Jose Bautista: A Closer Look at the Toronto Slugger's Rise to Ruthian Production

Joshua WorrellContributor IMay 23, 2011

TORONTO, CANADA - MAY 18: Jose Bautista #19 of the Toronto Blue Jays hits against the Tampa Bay Rays during MLB action at the Rogers Centre May 18, 2011 in Toronto, Ontario, Canada. (Photo by Abelimages/Getty Images)
Abelimages/Getty Images

In the 2000 MLB amateur draft, the Pittsburgh Pirates unassumingly selected Jose Bautista in the 20th round.

After a few years of pretty average production in high A ball, Bautista failed to make the Pirates' 40 man roster and was selected in the 2003 Rule 5 draft by the Baltimore Orioles.

As a rookie, Bautista was waived by the Baltimore Orioles, and subsequently claimed off waivers by the Tampa Bay Devil Rays. Less than a month later, he was sold to the Kansas City Royals. A month after that, he was involved in a deal that sent his rights to the Mets so they could package him in a deal for Pittsburgh's Kris Benson.

Basically, Bautista was cut, sold and traded before ending up back in Pittsburgh.

Although he was a regular with the Pirates by 2006, he wasn't doing much. Over nearly 1,100 plate appearances in '06-'07, Bautista posted a .329 wOBA—good for last place among qualifying NL third basemen over that time span.

In the middle of the 2008 season, Bautista was optioned to AAA after losing his job to new arrival Andy LaRoche. Soon thereafter, he was dealt to Toronto for catcher Robinzon Díaz.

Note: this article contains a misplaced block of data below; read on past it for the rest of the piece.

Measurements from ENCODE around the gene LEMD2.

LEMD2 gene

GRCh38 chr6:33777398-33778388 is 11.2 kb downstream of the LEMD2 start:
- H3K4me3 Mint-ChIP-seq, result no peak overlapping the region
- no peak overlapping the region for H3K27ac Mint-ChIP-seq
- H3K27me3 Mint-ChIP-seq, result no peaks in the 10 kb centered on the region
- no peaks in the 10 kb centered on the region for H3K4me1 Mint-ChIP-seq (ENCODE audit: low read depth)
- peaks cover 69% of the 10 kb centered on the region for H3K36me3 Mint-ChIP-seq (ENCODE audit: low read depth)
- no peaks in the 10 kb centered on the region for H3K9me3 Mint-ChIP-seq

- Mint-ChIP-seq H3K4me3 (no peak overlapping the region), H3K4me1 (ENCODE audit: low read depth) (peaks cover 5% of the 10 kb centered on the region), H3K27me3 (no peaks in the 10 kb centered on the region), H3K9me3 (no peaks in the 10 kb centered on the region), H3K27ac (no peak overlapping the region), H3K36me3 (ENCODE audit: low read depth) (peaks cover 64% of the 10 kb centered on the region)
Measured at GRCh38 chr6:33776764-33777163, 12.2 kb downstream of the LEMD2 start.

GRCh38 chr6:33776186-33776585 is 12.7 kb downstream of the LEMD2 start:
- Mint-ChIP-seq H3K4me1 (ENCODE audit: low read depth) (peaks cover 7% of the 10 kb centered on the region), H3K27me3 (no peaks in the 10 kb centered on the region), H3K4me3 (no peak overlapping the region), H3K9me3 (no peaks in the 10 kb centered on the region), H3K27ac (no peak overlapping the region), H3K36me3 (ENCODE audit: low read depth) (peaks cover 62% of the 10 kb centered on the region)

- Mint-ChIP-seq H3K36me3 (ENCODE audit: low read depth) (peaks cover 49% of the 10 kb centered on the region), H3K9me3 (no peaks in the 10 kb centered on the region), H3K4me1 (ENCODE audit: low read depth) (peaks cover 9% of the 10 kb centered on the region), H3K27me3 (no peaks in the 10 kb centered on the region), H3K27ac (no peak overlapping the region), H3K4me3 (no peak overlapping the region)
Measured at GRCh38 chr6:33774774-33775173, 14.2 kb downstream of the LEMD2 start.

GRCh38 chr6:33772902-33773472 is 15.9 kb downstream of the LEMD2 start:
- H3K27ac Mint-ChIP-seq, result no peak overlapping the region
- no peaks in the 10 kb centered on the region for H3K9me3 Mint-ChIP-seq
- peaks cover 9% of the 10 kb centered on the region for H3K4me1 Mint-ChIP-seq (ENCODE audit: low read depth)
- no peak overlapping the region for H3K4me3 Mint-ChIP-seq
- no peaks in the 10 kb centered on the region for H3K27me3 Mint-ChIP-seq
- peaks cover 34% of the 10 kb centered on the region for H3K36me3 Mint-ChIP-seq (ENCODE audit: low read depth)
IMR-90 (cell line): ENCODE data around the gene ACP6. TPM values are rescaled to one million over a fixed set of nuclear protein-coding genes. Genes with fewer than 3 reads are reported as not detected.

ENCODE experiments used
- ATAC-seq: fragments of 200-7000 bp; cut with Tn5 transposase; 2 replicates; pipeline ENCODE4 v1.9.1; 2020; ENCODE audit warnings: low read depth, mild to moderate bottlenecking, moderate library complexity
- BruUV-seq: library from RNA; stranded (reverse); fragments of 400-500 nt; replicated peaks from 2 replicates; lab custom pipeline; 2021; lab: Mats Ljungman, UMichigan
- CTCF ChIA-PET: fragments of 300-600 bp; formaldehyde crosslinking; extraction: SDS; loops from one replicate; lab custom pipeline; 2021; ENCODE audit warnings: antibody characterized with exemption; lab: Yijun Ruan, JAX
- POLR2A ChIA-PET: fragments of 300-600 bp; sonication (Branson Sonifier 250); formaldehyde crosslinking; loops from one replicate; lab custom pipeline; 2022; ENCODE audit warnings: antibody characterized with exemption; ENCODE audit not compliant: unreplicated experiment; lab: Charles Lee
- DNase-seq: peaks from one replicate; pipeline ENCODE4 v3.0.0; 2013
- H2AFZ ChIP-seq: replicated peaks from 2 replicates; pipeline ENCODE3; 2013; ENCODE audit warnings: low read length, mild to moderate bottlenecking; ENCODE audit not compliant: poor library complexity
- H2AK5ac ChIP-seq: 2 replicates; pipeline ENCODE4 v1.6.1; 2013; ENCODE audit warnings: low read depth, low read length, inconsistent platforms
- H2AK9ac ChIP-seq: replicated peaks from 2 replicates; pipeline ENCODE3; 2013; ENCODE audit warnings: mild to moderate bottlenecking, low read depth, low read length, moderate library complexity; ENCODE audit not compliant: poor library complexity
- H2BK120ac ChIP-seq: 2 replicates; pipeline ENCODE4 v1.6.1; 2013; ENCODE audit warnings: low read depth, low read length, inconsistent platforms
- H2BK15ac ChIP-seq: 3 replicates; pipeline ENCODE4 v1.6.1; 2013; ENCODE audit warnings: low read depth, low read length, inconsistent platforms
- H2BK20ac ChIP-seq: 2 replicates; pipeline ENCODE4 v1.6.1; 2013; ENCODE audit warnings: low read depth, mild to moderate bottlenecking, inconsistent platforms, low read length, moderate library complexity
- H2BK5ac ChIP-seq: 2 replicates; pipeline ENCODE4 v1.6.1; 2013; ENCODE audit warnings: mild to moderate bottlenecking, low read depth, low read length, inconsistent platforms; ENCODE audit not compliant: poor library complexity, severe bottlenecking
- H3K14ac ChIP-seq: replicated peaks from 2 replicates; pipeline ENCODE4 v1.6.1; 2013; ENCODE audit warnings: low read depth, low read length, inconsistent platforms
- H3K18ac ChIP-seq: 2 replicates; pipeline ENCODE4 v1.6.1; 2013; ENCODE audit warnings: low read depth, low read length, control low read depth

Bautista struggled throughout the rest of the season in Toronto. 2009 saw some improvements in his defense and plate discipline, but for the most part, he was the same player. At that point in his career, he was a 28-year-old journeyman without much to offer.

Then 2010 happened.

By the end of May, Bautista had equalled his career high of 16 home runs. Between July and September, he posted double digit home run totals for three straight months. His .357 isolated slugging percentage nearly doubled his previous career high.

All told, 29-year-old Jose Bautista hit 54 home runs, outpacing the American League by 15—just one shy of his previous career total.

In one season, a player who had spent four full seasons toiling just below league-level mediocrity had turned into a legitimate MVP candidate.

While the huge power surge was the obvious area of improvement in Bautista's game, it wasn't the only one. He cut his strikeout rates down nearly five percent from his career average while posting the highest walk rate of his career.

He also became more aggressive at the plate. He became more confident in his ability to hit breaking pitches as his swing rates outside the strike zone skyrocketed.

This isn't always a good thing, but in Bautista's case, it was.

Prior to last season, he had never posted positive run values hitting sliders or curves. In 2010, however, he absolutely crushed sliders, and did an excellent job handling curveballs.

Whatever the reason, Bautista just became a better hitter.

Despite his success, I immediately expected a decline in 2011. I'm not going to delve into my immediate explanations for his sudden onset of power, but in any case, I didn't think any player could sustain such a rapid uphill trend in his production.